Accrual accounting is an election that is made on a tax return that allows you to claim income when it is earned, rather than when it is received. This means that every video game company (or many others) out there who get Kickstarter funds would not have to pay taxes on those advanced payments until the game is actually made and distributed to those individuals who pre-purchased it.

Going further, let’s just assume that you have given away items such as T-shirts, artwork, and prizes that you distribute to your backers the first year. You would have to include in income up to cost (or fair market value) of those items on your tax return, because technically you did provide a portion of the service and some of that income was technically “earned”. Therefore, you will be responsible for some of the income earned. What’s important to note, is that you will easily be able to offset that income “earned” with the first year’s expenses or the cost of those items (t-shirts, art, etc.).

Simply electing the accrual accounting system is not enough in itself (which anyone can do including individuals, LLCs, Corps), the IRS still requires a special election to classify the income. If that election is not made, the income falls under the rules set in publication 538 (passage in quotes below) and you do not get any benefit from the accrual election, further, you must use the instructions in pub 538 to properly elect the classification on your tax return in order to make that income an “advanced payment”:

“You report an amount in your gross income on the earliest of the following dates.

  • *When you receive payment.
  • When the income amount is due to you.
  • When you earn the income.
  • When title has passed.”

It is important to properly elect to classify this income. I highly recommend a professional handle this for you, as it is easy for someone untrained in taxes to make a mistake with this election. The key to this is to talk to many professionals and ask them if they understand these concepts, as I have seen over and over, most professional do not.

You may also need to file an election to change accounting method, which is dependant on your current situation.

Other Tax Savings Tactics:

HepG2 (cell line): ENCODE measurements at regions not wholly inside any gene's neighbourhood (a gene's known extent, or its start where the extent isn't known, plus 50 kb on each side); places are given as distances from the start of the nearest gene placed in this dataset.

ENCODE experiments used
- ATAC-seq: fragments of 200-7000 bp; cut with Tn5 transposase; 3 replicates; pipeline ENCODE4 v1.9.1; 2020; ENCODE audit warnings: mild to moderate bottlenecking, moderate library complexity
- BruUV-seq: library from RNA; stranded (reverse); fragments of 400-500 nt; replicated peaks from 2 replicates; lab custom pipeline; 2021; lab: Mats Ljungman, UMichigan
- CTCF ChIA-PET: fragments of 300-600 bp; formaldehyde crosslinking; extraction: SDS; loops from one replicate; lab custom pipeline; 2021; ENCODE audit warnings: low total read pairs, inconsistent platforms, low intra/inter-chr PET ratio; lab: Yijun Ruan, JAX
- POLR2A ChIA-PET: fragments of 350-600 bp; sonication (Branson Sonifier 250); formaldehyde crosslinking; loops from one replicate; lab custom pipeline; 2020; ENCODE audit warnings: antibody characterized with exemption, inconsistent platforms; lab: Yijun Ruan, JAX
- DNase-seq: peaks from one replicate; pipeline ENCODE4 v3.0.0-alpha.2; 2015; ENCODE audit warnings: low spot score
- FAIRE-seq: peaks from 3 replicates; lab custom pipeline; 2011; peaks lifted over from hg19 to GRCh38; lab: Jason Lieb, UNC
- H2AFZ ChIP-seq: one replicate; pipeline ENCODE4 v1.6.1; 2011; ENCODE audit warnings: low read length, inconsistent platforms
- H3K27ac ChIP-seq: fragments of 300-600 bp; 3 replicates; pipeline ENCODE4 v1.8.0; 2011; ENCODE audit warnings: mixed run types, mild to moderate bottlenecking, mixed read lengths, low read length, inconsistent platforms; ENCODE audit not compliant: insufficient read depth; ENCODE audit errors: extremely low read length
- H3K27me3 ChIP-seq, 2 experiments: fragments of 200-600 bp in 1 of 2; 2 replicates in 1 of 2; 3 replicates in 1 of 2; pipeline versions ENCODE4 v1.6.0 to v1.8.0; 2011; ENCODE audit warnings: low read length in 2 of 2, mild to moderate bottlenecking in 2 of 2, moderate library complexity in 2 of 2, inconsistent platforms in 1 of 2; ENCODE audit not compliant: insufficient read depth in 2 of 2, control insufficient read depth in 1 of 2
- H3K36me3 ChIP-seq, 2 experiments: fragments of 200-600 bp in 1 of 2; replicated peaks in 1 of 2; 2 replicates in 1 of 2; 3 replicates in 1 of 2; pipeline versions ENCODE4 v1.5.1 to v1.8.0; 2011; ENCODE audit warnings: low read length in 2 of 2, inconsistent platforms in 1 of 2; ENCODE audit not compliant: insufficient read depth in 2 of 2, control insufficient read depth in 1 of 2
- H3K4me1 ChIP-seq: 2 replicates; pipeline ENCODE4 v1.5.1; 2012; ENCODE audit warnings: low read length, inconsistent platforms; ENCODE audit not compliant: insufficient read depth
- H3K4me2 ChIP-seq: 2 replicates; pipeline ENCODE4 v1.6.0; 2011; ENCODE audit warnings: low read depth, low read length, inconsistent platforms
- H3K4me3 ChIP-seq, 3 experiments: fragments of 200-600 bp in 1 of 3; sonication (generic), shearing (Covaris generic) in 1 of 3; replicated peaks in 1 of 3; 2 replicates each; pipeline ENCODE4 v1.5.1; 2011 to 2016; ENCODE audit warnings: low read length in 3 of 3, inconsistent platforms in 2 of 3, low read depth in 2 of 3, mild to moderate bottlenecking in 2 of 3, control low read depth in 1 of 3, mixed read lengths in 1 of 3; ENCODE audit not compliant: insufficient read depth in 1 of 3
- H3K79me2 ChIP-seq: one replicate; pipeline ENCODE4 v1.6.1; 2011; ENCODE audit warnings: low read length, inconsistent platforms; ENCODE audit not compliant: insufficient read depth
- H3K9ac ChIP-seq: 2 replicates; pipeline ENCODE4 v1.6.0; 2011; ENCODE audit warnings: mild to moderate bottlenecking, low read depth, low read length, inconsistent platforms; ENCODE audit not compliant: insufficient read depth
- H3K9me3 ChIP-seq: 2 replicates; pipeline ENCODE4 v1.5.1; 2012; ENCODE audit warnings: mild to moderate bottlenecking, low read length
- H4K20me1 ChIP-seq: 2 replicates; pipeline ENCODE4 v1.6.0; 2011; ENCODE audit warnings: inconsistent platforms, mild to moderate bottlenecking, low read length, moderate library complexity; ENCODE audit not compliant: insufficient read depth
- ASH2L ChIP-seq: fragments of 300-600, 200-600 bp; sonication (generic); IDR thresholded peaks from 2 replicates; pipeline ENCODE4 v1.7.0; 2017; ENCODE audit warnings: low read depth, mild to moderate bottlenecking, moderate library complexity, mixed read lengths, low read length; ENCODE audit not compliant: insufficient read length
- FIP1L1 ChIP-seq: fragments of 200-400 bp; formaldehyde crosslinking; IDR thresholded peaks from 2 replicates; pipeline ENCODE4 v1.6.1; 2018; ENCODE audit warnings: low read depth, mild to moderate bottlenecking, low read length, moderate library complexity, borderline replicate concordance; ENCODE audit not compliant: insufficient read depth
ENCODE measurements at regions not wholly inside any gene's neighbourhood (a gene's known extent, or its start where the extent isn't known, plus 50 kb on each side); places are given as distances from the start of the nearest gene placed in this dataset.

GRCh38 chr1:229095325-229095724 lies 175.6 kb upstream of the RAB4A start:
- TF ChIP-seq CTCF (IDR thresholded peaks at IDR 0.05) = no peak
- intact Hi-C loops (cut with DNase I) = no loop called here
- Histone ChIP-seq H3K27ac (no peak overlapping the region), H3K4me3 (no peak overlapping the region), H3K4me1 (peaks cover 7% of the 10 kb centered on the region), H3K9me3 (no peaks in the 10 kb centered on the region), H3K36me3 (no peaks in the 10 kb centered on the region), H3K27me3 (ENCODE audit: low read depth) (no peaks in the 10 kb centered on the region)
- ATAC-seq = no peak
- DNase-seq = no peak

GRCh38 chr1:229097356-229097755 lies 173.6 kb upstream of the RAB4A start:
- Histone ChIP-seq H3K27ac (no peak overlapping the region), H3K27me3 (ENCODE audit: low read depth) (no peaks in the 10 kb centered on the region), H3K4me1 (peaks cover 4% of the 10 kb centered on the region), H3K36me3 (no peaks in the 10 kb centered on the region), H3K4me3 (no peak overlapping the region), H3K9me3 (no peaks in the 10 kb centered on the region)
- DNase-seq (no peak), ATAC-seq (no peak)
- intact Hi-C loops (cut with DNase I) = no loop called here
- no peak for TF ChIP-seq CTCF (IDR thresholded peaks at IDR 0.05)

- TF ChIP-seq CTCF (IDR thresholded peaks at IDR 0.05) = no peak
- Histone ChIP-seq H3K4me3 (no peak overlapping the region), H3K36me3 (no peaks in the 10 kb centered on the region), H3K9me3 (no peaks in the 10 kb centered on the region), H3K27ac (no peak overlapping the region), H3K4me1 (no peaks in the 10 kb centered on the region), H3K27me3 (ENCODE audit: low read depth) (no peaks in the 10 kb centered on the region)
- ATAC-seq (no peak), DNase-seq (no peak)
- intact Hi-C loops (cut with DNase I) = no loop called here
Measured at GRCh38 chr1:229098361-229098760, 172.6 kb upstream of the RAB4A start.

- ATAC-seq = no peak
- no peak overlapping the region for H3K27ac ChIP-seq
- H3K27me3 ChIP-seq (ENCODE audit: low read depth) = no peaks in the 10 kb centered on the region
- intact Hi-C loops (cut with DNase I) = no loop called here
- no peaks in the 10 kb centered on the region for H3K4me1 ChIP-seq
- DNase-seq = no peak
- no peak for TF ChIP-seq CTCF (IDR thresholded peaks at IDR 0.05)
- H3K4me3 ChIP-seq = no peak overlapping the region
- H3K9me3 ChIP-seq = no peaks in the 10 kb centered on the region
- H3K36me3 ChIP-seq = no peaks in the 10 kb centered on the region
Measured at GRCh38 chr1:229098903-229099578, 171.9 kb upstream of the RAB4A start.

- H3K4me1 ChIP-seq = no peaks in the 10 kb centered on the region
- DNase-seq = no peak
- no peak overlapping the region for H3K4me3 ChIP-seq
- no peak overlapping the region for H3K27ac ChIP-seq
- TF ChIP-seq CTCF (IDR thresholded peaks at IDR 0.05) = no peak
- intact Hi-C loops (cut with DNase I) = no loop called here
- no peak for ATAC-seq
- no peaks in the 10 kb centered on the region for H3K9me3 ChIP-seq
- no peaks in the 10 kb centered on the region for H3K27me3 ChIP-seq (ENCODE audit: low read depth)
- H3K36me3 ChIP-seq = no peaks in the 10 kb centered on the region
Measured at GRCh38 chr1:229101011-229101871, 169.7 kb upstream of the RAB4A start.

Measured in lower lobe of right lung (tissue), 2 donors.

Research and Development tax credit

This one I write about all the time, and if you are a video game dev and your accountant has not offered this to you, fire them right now, the benefits are tremendous and could potentially eliminate taxes on income generated from both Kickstarter and sales to the general public. The credit requires some heavy analysis. My firm and many others will not charge until the benefit is used, so it makes complete sense for you to utilize it.

Domestic Production Activity Deduction

This deduction was created in 2004 and was meant to be geared toward the manufacturing industry, then the attorneys over at Electronic Arts successfully lobbied congress and extended it to software and video games. This deduction is 9% of net income, which is an incredible tax break that nearly nobody knows about. For someone that has a net income of $100,000 can easily write off $9,000 as an additional deduction, potentially getting up to $3,000 back in taxes. There are many other requirements to elect this deductions, so again, I advise you to consult a professional with experience utilizing this deduction, not all of them have this skill.

Again, this article is only meant as informational, many individuals and companies have unique situations, I recommend you consult a professional before applying any of the above information.

IRS CIRCULAR 230 DISCLAIMER: Pursuant to regulations governing the practice of attorneys, certified public accountants, enrolled agents, enrolled actuaries and appraisers before the Internal Revenue Service, unless otherwise expressly stated, any U.S. federal or state tax advice in this communication (including attachments) is not intended or written to be used,and cannot be used, by a taxpayer for the purpose of (i) avoiding penalties or taxes that may be imposed under federal or state law or (ii) promoting, marketing or recommending to another party any transaction or tax-related matter(s) addressed herein.